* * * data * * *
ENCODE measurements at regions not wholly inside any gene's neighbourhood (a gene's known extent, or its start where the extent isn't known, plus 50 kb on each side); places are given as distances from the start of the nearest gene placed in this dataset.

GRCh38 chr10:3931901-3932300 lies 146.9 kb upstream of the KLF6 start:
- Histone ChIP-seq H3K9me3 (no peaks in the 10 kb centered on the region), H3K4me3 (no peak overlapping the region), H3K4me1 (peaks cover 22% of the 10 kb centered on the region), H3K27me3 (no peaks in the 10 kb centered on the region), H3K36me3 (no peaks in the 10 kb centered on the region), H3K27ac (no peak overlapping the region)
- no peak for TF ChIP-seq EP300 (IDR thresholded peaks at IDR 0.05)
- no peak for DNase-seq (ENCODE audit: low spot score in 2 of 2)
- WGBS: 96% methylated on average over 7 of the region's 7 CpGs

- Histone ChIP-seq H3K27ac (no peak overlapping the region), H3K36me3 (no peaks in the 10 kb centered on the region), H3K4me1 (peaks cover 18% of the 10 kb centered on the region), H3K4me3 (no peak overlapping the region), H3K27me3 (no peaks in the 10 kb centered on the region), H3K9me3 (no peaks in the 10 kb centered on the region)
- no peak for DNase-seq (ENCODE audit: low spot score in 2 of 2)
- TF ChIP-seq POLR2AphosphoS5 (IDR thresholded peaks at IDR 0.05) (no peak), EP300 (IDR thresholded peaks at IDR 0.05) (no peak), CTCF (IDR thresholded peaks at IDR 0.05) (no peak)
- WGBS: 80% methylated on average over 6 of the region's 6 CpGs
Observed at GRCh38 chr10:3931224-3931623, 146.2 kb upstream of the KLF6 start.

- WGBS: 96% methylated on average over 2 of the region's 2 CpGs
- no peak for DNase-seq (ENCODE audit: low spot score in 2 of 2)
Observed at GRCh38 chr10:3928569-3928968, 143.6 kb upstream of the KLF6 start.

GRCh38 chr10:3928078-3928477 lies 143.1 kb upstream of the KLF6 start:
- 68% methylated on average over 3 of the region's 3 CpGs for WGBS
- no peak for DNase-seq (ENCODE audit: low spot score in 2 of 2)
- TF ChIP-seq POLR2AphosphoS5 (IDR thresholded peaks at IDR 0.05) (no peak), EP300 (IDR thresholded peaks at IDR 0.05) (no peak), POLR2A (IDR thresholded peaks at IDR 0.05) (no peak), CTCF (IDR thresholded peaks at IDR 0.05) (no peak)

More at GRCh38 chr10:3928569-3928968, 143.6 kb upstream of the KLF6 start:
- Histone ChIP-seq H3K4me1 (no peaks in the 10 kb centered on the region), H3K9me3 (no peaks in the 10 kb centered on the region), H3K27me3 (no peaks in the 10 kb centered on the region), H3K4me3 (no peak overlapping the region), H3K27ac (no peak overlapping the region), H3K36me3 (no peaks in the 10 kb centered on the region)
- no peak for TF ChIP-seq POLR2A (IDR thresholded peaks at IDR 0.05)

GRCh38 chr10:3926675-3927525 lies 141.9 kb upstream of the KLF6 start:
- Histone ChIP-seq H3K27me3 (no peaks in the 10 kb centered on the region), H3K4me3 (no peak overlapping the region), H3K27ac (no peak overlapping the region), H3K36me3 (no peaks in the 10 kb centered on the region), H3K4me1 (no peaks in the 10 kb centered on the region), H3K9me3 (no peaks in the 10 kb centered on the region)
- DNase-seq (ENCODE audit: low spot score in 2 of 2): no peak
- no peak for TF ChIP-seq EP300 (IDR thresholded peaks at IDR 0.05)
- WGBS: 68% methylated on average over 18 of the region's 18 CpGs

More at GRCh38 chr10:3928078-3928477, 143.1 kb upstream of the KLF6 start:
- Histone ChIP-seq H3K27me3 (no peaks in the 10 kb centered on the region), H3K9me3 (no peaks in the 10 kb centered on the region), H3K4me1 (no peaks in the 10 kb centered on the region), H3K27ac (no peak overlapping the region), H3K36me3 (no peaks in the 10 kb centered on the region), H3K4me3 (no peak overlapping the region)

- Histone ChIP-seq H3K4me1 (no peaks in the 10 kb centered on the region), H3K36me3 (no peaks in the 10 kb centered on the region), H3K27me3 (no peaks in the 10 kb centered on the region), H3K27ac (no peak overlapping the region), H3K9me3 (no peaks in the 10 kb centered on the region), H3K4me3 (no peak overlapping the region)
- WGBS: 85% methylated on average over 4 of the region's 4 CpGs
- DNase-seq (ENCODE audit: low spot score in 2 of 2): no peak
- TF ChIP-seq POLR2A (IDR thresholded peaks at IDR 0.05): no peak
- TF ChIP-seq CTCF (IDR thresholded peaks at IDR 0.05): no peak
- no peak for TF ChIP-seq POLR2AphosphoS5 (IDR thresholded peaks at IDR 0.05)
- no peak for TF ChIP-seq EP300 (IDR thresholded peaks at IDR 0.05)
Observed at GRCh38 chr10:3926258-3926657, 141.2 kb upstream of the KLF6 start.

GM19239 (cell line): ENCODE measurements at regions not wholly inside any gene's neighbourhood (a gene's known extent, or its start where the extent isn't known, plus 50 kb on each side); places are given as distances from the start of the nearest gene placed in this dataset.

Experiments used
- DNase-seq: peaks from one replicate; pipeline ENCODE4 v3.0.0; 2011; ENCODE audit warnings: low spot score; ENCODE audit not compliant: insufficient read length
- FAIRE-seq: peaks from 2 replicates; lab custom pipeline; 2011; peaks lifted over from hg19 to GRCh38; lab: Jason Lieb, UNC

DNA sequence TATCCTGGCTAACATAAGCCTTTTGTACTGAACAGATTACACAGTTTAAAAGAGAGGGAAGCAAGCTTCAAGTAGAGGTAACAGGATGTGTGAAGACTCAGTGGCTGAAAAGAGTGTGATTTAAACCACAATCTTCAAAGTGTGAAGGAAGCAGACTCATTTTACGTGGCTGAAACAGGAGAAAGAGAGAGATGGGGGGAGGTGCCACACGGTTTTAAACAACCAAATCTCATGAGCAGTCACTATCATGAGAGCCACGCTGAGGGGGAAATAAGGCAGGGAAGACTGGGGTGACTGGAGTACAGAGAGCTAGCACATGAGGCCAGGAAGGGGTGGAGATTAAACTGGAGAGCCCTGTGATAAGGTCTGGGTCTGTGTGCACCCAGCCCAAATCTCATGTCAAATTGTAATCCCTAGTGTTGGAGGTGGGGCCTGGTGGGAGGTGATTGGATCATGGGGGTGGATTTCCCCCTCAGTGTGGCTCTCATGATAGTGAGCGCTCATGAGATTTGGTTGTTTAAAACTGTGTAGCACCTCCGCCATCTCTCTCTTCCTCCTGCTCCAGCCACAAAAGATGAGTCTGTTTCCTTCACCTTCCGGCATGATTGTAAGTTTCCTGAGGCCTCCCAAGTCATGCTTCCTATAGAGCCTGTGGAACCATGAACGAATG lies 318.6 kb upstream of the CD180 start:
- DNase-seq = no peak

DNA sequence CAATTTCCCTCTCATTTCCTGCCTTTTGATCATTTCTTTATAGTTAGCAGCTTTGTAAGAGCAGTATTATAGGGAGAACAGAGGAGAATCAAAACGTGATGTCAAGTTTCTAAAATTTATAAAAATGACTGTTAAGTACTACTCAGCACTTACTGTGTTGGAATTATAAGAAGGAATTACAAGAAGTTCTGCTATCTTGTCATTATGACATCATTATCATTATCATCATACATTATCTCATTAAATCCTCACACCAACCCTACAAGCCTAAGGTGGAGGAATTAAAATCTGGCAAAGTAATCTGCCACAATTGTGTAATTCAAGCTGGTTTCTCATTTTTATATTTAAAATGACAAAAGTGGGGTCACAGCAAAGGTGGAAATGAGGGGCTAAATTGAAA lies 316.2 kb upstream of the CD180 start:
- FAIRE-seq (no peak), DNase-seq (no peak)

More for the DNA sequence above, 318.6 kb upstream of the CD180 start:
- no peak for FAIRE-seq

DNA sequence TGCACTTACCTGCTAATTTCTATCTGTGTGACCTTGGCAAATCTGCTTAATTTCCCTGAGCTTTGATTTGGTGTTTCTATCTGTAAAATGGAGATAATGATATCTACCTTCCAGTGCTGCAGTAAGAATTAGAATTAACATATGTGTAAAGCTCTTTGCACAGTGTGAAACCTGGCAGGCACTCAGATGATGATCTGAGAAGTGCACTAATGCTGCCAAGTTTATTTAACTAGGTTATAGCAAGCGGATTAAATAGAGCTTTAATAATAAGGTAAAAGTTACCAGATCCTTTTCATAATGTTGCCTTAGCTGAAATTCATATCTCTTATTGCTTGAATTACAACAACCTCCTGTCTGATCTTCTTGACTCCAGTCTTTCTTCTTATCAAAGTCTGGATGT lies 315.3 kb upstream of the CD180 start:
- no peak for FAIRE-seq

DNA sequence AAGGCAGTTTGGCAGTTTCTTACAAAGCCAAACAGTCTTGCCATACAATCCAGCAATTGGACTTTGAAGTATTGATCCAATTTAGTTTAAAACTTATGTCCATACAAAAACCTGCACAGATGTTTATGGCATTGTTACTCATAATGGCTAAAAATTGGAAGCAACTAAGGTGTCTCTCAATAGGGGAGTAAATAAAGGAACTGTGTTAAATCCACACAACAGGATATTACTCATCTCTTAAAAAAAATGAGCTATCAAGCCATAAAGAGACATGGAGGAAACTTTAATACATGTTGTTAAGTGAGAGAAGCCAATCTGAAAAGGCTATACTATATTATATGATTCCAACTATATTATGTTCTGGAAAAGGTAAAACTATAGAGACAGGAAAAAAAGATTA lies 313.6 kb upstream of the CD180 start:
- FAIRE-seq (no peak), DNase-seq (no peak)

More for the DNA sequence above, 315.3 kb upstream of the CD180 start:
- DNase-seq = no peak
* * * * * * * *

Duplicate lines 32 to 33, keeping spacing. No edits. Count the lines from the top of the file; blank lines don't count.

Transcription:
- TF ChIP-seq POLR2A (IDR thresholded peaks at IDR 0.05): no peak
- TF ChIP-seq CTCF (IDR thresholded peaks at IDR 0.05): no peak